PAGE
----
Researchers the Massachusetts Institute of Technology and Innovations for Poverty Action | Kenya
$99,828 | Stage 1: Proof of Concept | Agriculture & Food Security
The problem: Low crop yields and fertilizer use
More than two-thirds of people in Sub-Saharan Africa rely on agriculture for employment and many of them live on small farms and earn less than $1 per day. Studies have shown that chemical fertilizer, when used properly, can substantially raise agricultural yields. Yet in Africa, usage of fertilizer remains low and stagnant, which is a primary reason that yields in Africa are persistently lower than other parts of the world.
The solution: Overcoming Barriers to Fertilizer Use
In previous work in Western Kenya applying behavioral economics—the study of how people make economic choices—the project’s investigators found that a major reason that farmers fail to invest in fertilizer is the difficulty in saving their harvest income until the time they need to buy fertilizer next season. Using field experiments, they also found that farmers have only limited information on the costs and benefits of fertilizer, and that learning about fertilizer through social networks is limited.
Building on this evidence to overcome barriers to fertilizer adoption, IPA will introduce and rigorously evaluate a new scheme offering farmers small, time-limited discounts (15%) on fertilizer that are available in a short window right after harvest. To further incentivize farmers to redeem coupons in a timely fashion, text message reminders will be sent to a randomly selected subset of farmers just before the redemption period ends. Text messages are extremely low-cost, and are a much more cost-effective and scalable approach than in-person home visits. Finally, to encourage diffusion of knowledge about fertilizers, a randomly selected group of farmers will be encouraged to form cooperatives with their friends and neighbors and to meet regularly to discuss farming issues. The project’s investigators will measure the impact of these interventions on fertilizer adoption and on whether they spur farmers to talk more about agriculture generally. Preliminary results from the project are promising: takeup of the coupons was reasonably high, and cooperative formation was very successful. Because the primary occupation of many poor women in Africa is farming, the program could potentially be of great benefit to women.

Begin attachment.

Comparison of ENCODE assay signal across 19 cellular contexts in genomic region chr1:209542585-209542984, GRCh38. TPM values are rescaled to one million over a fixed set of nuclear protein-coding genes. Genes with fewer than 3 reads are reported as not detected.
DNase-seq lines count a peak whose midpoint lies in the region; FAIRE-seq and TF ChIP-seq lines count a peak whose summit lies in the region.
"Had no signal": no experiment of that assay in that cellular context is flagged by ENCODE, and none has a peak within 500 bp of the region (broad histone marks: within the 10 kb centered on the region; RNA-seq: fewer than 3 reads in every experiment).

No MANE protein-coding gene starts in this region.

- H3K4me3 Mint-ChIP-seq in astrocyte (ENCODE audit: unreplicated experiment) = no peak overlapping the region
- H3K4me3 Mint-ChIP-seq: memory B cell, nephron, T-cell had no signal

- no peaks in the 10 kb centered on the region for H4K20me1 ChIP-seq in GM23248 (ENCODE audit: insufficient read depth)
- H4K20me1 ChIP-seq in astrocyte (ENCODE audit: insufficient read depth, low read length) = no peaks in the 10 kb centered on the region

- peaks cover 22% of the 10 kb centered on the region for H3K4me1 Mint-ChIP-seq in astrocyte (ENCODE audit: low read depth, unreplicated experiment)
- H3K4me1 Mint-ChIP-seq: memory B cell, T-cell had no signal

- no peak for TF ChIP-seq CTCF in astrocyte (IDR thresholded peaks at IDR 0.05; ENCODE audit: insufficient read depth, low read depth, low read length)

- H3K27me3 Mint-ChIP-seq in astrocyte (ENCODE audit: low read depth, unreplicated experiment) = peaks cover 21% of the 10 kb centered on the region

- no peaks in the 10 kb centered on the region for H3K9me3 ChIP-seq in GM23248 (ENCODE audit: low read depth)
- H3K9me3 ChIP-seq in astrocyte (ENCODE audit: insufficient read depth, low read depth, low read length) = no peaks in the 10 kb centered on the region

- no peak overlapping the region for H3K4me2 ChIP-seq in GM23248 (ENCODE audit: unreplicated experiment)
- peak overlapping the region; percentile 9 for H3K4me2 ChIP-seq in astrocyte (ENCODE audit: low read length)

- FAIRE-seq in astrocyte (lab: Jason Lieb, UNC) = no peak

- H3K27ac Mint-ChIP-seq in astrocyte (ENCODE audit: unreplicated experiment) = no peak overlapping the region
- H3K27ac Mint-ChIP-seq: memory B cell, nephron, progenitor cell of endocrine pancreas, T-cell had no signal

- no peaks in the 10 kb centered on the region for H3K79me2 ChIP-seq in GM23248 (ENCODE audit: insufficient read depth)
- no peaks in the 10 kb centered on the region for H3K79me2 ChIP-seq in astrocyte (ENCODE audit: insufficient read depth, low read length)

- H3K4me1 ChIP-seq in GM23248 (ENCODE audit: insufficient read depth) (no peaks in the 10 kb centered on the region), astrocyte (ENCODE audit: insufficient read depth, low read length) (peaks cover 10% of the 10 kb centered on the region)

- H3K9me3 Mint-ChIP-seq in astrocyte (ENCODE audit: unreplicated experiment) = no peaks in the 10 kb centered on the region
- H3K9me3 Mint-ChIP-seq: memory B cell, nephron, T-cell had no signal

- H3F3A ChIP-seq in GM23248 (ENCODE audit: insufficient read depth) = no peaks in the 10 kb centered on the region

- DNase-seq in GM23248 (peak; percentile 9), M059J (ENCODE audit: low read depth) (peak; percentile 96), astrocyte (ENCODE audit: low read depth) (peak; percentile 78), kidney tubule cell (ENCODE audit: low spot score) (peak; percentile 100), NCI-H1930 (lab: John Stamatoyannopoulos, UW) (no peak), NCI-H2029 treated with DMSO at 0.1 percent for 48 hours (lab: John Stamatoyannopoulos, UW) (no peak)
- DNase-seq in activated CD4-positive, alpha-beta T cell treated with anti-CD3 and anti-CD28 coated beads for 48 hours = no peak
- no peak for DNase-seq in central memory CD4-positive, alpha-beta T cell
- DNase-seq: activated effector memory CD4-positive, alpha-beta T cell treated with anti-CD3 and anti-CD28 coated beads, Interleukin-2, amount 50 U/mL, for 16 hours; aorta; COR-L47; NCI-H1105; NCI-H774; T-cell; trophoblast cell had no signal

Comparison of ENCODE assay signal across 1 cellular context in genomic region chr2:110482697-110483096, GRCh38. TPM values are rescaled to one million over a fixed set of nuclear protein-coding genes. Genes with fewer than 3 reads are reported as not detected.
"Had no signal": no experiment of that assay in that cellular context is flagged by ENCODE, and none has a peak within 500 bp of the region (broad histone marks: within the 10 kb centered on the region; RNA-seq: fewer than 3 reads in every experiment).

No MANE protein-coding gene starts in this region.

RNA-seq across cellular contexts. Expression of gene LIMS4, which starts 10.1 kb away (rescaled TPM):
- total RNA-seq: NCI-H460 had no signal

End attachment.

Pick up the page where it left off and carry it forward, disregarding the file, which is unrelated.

The potential: Cost-effectiveness, impacts, and implications
The coupon intervention has the potential to be extremely cost-effective. Since the subsidy is only 15% the cost of the fertilizer, and the returns to fertilizer average 50-80%, the increase in yields from the fertilizer greatly exceed the cost of the subsidy. Program administration entails minimal cost and simple logistics.
While DIV’s Stage 1 grant has closed, the project continues with the support of other organizations.
Read the results of the study to learn more.
Last updated: August 28, 2015